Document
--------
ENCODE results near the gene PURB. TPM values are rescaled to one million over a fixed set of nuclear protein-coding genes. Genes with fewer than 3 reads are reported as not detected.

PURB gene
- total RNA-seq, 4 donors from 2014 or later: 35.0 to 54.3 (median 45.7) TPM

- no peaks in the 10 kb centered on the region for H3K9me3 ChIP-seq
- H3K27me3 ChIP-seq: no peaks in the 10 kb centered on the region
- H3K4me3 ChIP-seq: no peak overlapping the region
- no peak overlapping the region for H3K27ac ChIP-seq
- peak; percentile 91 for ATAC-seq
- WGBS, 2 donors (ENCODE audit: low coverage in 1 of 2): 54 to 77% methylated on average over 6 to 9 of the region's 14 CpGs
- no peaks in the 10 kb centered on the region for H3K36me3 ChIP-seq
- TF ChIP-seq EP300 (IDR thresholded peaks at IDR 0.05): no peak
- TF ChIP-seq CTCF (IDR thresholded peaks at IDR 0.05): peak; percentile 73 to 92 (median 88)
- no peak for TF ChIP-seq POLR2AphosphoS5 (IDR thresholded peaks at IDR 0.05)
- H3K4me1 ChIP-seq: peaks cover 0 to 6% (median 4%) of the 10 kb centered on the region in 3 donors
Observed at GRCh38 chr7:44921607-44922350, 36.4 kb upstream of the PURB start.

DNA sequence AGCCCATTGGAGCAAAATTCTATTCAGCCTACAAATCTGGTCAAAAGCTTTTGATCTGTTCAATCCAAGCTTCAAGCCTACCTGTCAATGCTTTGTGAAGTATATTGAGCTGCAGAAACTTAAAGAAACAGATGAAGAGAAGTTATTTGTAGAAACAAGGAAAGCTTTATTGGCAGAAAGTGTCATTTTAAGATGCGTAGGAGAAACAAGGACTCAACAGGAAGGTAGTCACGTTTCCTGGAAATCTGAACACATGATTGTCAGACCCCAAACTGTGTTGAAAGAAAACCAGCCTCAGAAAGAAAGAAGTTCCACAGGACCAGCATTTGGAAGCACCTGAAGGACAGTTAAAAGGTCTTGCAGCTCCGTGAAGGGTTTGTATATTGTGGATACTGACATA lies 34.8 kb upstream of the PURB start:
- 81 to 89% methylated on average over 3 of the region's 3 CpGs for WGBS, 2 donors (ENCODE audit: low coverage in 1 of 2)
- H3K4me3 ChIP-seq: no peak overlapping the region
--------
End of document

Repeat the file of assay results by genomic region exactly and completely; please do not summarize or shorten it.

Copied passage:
ENCODE results near the gene PURB. TPM values are rescaled to one million over a fixed set of nuclear protein-coding genes. Genes with fewer than 3 reads are reported as not detected.

PURB gene
- total RNA-seq, 4 donors from 2014 or later: 35.0 to 54.3 (median 45.7) TPM

- no peaks in the 10 kb centered on the region for H3K9me3 ChIP-seq
- H3K27me3 ChIP-seq: no peaks in the 10 kb centered on the region
- H3K4me3 ChIP-seq: no peak overlapping the region
- no peak overlapping the region for H3K27ac ChIP-seq
- peak; percentile 91 for ATAC-seq
- WGBS, 2 donors (ENCODE audit: low coverage in 1 of 2): 54 to 77% methylated on average over 6 to 9 of the region's 14 CpGs
- no peaks in the 10 kb centered on the region for H3K36me3 ChIP-seq
- TF ChIP-seq EP300 (IDR thresholded peaks at IDR 0.05): no peak
- TF ChIP-seq CTCF (IDR thresholded peaks at IDR 0.05): peak; percentile 73 to 92 (median 88)
- no peak for TF ChIP-seq POLR2AphosphoS5 (IDR thresholded peaks at IDR 0.05)
- H3K4me1 ChIP-seq: peaks cover 0 to 6% (median 4%) of the 10 kb centered on the region in 3 donors
Observed at GRCh38 chr7:44921607-44922350, 36.4 kb upstream of the PURB start.

DNA sequence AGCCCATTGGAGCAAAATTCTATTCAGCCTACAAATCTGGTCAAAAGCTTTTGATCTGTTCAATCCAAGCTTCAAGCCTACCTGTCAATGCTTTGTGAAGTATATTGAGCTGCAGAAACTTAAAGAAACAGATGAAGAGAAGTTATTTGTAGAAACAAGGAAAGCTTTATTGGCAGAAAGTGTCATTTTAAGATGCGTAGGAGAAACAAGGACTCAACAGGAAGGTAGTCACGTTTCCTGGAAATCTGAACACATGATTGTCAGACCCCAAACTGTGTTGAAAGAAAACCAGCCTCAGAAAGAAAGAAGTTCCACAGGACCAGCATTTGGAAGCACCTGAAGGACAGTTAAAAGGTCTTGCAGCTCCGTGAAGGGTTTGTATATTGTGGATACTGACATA lies 34.8 kb upstream of the PURB start:
- 81 to 89% methylated on average over 3 of the region's 3 CpGs for WGBS, 2 donors (ENCODE audit: low coverage in 1 of 2)
- H3K4me3 ChIP-seq: no peak overlapping the region